Themes: Adult, Regency, Fantasy Romance
It’s difficult to find a husband in Regency England when you’re a young lady with only half a soul.
Ever since she was cursed by a faerie, Theodora Ettings has had no sense of fear or embarrassment – a condition which makes her prone to accidental scandal. Dora hopes to be a quiet, sensible wallflower during the London Season – but when the strange, handsome and utterly uncouth Lord Sorcier discovers her condition, she is instead drawn into dangerous and peculiar faerie affairs.
If Dora’s reputation can survive both her curse and her sudden connection with the least-liked man in all of high society, then she may yet reclaim her normal place in the world. . . but the longer Dora spends with Elias Wilder, the more she begins to suspect that one may indeed fall in love, even with only half a soul.
I think this book has a very clever concept: using fantasy as a way to set modern topics/issues in the Regency era. Our main character, Theodora or Dora for her friends, is indeed missing half of her soul. And what? could you say. Well, this missing half makes her incapable of feeling strong, fleeting emotions such as joy or shame for example. This leads Dora to put herself in difficult situations (and funny for us, readers) when she is in society.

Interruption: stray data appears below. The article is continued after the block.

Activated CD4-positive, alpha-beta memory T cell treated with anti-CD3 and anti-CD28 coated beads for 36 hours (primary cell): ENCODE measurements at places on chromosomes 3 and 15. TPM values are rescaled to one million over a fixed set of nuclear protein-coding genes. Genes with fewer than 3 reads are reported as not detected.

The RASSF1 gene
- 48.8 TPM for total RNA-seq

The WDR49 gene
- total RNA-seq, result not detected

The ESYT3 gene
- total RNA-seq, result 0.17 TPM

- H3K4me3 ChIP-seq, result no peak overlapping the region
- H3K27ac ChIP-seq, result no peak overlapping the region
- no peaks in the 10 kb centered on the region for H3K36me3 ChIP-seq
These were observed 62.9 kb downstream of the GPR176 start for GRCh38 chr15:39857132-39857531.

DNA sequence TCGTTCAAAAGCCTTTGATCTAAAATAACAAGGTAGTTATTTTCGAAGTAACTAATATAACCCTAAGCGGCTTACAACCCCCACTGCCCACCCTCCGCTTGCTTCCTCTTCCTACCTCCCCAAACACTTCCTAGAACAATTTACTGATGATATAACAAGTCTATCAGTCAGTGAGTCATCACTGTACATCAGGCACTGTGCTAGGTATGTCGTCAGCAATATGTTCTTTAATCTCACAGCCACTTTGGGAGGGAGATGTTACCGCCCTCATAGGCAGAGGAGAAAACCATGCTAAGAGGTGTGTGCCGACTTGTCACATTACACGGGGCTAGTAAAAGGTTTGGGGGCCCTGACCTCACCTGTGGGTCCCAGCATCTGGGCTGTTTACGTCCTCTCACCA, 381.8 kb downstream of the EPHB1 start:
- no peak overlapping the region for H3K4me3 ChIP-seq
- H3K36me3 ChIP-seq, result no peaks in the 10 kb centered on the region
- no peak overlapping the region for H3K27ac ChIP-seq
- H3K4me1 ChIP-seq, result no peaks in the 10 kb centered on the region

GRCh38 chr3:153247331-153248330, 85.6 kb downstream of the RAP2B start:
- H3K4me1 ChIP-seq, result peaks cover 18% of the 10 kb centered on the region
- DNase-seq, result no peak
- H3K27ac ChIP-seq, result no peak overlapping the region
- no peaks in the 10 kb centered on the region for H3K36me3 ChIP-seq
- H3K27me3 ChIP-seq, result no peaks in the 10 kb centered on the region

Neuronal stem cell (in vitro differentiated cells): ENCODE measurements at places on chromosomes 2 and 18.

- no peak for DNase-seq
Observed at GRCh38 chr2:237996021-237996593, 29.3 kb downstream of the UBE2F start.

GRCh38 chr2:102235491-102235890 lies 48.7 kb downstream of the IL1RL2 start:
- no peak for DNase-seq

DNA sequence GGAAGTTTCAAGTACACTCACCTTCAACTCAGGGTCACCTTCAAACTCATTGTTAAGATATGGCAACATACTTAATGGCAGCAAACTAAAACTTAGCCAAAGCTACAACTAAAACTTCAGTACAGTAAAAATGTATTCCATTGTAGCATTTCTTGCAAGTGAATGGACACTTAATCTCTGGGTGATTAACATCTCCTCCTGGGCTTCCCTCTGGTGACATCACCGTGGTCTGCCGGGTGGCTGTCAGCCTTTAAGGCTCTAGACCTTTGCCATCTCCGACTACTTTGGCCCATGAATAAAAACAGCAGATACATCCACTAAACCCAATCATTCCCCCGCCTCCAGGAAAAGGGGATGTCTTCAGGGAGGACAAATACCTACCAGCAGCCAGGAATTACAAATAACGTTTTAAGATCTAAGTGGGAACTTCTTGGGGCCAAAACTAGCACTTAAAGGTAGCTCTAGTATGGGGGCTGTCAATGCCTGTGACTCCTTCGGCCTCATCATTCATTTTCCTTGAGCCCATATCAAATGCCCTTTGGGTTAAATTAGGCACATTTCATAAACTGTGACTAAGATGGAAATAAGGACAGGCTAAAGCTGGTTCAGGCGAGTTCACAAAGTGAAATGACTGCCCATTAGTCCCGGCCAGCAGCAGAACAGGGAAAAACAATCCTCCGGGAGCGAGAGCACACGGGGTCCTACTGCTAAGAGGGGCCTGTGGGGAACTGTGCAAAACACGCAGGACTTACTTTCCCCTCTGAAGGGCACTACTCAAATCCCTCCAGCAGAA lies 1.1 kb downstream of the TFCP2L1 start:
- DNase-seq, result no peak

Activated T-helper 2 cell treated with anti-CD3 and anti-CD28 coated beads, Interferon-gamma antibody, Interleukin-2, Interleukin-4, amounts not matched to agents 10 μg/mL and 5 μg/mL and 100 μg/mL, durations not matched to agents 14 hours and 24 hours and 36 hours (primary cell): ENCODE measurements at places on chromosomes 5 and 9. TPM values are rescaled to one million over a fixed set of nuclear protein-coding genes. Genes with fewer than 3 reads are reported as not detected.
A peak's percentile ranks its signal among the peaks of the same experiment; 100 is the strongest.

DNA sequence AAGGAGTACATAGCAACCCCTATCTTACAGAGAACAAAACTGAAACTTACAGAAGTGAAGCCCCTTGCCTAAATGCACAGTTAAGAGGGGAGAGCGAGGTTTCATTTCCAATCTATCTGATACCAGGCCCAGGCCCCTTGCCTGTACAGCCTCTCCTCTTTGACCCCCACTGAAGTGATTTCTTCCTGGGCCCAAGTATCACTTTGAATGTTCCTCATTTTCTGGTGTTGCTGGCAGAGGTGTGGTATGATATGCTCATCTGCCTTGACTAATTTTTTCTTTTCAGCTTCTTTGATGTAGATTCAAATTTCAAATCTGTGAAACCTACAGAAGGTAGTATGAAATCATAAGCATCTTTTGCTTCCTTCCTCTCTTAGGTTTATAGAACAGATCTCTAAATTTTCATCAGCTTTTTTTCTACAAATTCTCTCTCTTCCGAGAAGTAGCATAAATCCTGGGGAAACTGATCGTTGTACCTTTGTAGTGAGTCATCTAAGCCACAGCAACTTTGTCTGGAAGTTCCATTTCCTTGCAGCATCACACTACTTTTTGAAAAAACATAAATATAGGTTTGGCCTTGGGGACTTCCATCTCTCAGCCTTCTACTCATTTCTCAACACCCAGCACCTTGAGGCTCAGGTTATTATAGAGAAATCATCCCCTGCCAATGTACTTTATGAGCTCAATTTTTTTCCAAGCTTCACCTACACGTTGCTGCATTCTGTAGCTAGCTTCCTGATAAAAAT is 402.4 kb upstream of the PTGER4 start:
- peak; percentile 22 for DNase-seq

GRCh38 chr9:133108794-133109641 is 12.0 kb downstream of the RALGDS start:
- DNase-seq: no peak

This character is the occasion for the book to show and denounce how badly we can treat people that are different from us. It’s not because Dora doesn’t react when she receives petty comments that she doesn’t feel anything. And the reason why she is an interesting narrator is because of her differences since she is seeing, interpreting, and analysing her environment in a totally different way from the others. I also liked how her POV was also a social commentary on the Regency era and how this book is showing the reader the more sombre parts of it, that could picture in a Dicken’s novel.
I felt that these commentaries were the true goal of this novel, much more than the romance. This one was sweet, with some tension between Dora and her Lord Sorcier (I really enjoyed his character, who was unconventional for his time too). For once, I happened to discover a very clean romance, with no spice at all, and I have to say I didn’t mind at all because the story didn’t need it to stand on its own!
In brief: I really enjoyed this romance, that I read in one sitting. I wished the secondary characters had a bit more depth, but I survived nonetheless. I liked the mixed ending, but most of all the fact that the one having a happy one is the girl others considered odd. I totally understand why this is sold as perfect for the fans of Bridgerton and faes, and I think it is perfect if you are looking for a nice romance that will show you a more historically accurate picture of the Regency era.
My rating: 4/5
3 thoughts on “Half a Soul by Olivia Atwater”
hjhjgjgjf this book actually sounds RIDICULOUSLY INTERESTING?? like the entire premise of it IS UNIQUE ON ITS OWN, TO BEGIN WITH. but also those awkward and sometimes disastrous social situations you mentioned being hilarious?? LOOK. DON’T JUDGE, BUT THAT MIGHT BE THE SOLE REASON I END UP READING THIS BOOK. AM IN LOVE WITH YOUR REVIEW (AND ALSO THE ENTIRE BLOG, ACTUALLY. IT’S STUNNING) AND CANNOT WAIT TO READ MORE OF YOUR POSTS ❤❤
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Thanks for your lovely comment 💜 To be honest, I sometimes read a book only for its disastrous social situations too 😉
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